80, side 1 201: BROTHERS AND SISTERS
Parents each married twice. Mother had 1 girl from 1st husband. Father had 2 girls and 3 boys from 1st wife. They had 2 girls together - Anna & Hilma.
80, side 1 236: CHILDHOOD HOUSE:
Very little - one room. Little light - one window. Piece of steel in the fireplace to hang pots on. Described how they baked.
80, side 1 278: FOOD
Ate fish and potatoes, Kalamojaka (soup made of fresh fish), and oatmeal.
80, side 1 303: GRANDPARENTS:
Mother's mom called Liisa. Father's parents died before she was born - can't remember them.
80, side 1 327: SCHOOL
Not much. Had school 3 weeks a year at different farms.
80, side 1 350: CHRISTMAS
Had butter and meat.
80, side 1 366: WORK
Age 11, went to work in Heinola. Watched cows and children. Sister worked with her. Worked 7 years at various farms.
80, side 1 434:
Talks about a place called Makkaramäki (Sausage Hill) and how she like sausage.
80, side 1 451: CAME TO US
When about 20 with husband.
80, side 1 463: HUSBAND
Met when 19. Lived with mother and brothers on farm.
80, side 1 492: WORK
Hilma worked at a paper mill for a while.
80, side 1 498:
Hilma asked husband to go to America.
80, side 1 498: WEDDING
Married before they left for America. Big wedding - party for 3 days. Her husband's family had money.
80, side 1 518:
Talks about being poor in Finland and how people would talk about this. She didn't like this (Discussion in Finnish - translated by Donna Mallonee).
80, side 1 545: STORY
Tells about her and her husband being locked in a building on the farm. Mother-in-law let them out in the morning.
80, side 1 605: TRIP OVER
Husband, his cousin, and Hilma came together. Stayed in England 1week and waited for the boat. Cousin named Robert Uotila.
80, side 1 631:
Came to New York. Went to Ellis Island. Took train to Virginia, Minnesota. Lived there 8 years.
80, side 1 660: WORK
Husband worked in saw mills.
Couldn't speak any English so there were some problems at first.
80, side 1 673: FIRST IMPRESSIONS
Heavy rain. Big buildings. Didn't like it.
80, side 1 693:
After the war moved to Lost Lake, North Dakota. Husband took care of a farm. They lived there for 3 years.
80, side 1 716: CHILDREN
Oldest daughter born in Minnesota. 2nd daughter born in North Dakota.
80, side 1 727:
Moved to Astoria, Oregon so husband could do some fishing, but law wouldn't allow foreigners to fish in 1922.
80, side 1 753:
Rented a house in Astoria, Oregon. Husband worked as a longshoreman.
80, side 1 775: ASTORIA 1922
Didn't like it. Everything burned. They think someone started it.
80, side 1 815:
Men or women - who works the hardest? She say in Finnish, "There are lazy men and lazy women."
80, side 1 830: BOARDING HOUSES
Many men lived there working in Astoria during the winter and went to Alaska during the summer.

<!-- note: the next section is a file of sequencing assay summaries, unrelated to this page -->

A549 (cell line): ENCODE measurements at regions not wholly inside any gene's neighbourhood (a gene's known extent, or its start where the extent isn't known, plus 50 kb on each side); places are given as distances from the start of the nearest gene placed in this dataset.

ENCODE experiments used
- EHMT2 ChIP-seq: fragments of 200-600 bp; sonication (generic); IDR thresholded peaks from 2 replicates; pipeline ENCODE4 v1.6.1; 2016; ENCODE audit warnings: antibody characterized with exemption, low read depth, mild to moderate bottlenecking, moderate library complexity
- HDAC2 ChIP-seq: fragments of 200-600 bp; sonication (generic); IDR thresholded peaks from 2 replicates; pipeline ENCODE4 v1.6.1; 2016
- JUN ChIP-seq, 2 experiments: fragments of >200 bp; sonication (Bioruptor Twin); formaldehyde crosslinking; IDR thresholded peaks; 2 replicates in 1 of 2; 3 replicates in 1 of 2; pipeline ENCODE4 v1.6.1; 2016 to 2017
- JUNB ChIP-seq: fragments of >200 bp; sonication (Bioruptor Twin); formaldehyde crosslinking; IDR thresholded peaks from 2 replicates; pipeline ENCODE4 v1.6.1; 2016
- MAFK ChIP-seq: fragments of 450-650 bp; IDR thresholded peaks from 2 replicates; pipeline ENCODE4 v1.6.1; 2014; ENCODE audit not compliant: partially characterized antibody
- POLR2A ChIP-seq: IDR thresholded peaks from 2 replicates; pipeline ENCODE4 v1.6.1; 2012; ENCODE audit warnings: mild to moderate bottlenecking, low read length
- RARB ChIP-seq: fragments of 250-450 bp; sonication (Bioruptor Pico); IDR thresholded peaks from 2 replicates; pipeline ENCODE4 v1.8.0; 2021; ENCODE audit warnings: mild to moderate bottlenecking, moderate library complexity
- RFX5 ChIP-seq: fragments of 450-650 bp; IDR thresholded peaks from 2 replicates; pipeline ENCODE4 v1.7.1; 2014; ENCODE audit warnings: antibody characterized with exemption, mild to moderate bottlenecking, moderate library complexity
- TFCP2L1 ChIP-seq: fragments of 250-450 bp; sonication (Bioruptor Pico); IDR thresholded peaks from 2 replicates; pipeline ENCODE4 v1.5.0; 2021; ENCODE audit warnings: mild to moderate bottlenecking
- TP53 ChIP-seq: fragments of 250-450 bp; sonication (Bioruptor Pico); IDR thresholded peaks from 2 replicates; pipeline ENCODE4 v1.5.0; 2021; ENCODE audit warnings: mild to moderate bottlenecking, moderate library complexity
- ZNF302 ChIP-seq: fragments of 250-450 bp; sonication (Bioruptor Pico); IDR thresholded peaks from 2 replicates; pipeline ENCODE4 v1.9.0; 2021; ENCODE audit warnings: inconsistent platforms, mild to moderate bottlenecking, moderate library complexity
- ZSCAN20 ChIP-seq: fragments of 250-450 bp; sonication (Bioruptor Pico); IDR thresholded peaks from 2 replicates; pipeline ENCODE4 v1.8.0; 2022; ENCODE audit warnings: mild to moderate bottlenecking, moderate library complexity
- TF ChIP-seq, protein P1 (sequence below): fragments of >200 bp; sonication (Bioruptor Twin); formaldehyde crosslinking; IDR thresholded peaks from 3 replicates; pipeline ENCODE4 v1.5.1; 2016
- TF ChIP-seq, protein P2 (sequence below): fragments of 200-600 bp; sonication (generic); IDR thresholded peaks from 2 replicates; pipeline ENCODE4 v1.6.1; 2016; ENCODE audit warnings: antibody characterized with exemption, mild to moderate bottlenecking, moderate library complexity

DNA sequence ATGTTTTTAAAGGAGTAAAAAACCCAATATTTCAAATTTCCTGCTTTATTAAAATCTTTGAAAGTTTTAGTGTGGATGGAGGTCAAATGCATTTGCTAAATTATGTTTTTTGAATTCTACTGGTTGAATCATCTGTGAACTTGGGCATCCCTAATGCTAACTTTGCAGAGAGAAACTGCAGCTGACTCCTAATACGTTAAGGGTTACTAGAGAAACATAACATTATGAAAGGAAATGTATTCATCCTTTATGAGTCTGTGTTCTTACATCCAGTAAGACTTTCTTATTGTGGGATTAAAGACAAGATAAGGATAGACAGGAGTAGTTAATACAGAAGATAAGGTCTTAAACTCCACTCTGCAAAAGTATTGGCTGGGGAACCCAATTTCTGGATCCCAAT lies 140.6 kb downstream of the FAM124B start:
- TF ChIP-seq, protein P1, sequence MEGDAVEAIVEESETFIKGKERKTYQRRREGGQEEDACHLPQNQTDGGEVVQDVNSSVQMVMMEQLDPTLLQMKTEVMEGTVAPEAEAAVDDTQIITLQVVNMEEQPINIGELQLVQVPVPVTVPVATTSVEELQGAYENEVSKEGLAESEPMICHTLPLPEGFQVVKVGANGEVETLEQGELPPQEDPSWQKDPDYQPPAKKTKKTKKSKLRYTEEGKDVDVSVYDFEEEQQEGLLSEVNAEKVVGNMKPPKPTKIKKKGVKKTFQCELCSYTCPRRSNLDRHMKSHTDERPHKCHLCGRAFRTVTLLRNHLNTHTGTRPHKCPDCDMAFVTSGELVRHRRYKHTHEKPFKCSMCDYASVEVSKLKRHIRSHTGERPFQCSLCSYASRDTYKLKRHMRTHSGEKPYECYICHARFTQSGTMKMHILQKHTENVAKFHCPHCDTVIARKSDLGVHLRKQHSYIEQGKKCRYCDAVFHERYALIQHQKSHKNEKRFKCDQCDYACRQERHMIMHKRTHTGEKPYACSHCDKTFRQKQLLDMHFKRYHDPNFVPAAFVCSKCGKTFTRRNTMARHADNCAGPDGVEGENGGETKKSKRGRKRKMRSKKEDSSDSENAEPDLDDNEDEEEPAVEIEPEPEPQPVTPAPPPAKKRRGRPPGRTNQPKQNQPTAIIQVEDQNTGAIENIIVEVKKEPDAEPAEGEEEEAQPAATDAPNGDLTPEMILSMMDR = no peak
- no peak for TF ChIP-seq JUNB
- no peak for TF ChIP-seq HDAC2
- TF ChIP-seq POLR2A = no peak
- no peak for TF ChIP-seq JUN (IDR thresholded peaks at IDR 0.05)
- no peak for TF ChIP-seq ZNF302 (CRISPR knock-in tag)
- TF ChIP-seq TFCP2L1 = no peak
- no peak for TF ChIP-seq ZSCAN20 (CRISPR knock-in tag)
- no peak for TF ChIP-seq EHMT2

80, side 1 841: CHURCH LIFE
Belonged to Peace Lutheran. Mostly Finnish people.
Used to be a member and go to meetings.
80, side 1 875: TRIPS TO FINLAND
1960 - stayed for 3 mos. "Everything changed." Still has family in Finland.
80, side 1 895:
Has family who comes to visit her in Astoria, Oregon now. Oldest daughter married a Finnish man. Youngest daughter married an Englishman.
80, side 1 911: FINNISH FOOD
Worked as a short order cook - made Finnish food. Cooked Finnish food at home some (Speaks in Finnish). Story: (Donna Mallonee translates) Finnish fisherman came to the restaurant wanting salt fish and buttermilk, a Finnish favorite.
80, side 1 939: CHILDREN
Can speak Finnish. Lila (oldest) speaks it.
80, side 1 950: RAISING CHILDREN
Lila going to school. She didn't want to go.
80, side 1 970: HUSBAND DIED
January 25, 1967.
Hilma liked working in the paper mill in Finland. She married her husband and left 1 week after they were wed.
80, side 1 1012: WEDDING
Describes her Finnish wedding. A big platform built for dancing. Many flowers. Well decorated.
80, side 1 1032: STORY
(Donna Translates) As a child Hilma made marks on a stick which got her father in trouble because he'd kept track of his work days on it. Hilma made too many marks, father's boss became upset and had to leave the job.

Names and SubjectsReturn to Top

Subject Terms

  • Emigration and immigration
  • Family--Finland
  • Finnish-Americans--Northwest,Pacific--Interviews
  • Finnish-Americans--Social life and customs
  • Marriage service

Personal Names

  • Laitinen, Anna
  • Miller, Hilma--Interviews (creator)
  • Miller, Lila
  • Laitinen, Gusta
  • Laitinen, Rikkina

Corporate Names

  • Ellis Island Immigration Station ( N.J. and N.Y.)
  • Peace Lutheran Church (Astoria, Or.)

Family Names

  • Laitinen family
  • Miller family

Geographical Names

  • Astoria (Or.)
  • Joutsa (Finland)
  • Virginia (Minn.)

Form or Genre Terms

  • Oral histories


  • Farmers
  • Sawmill workers
  • Stevedores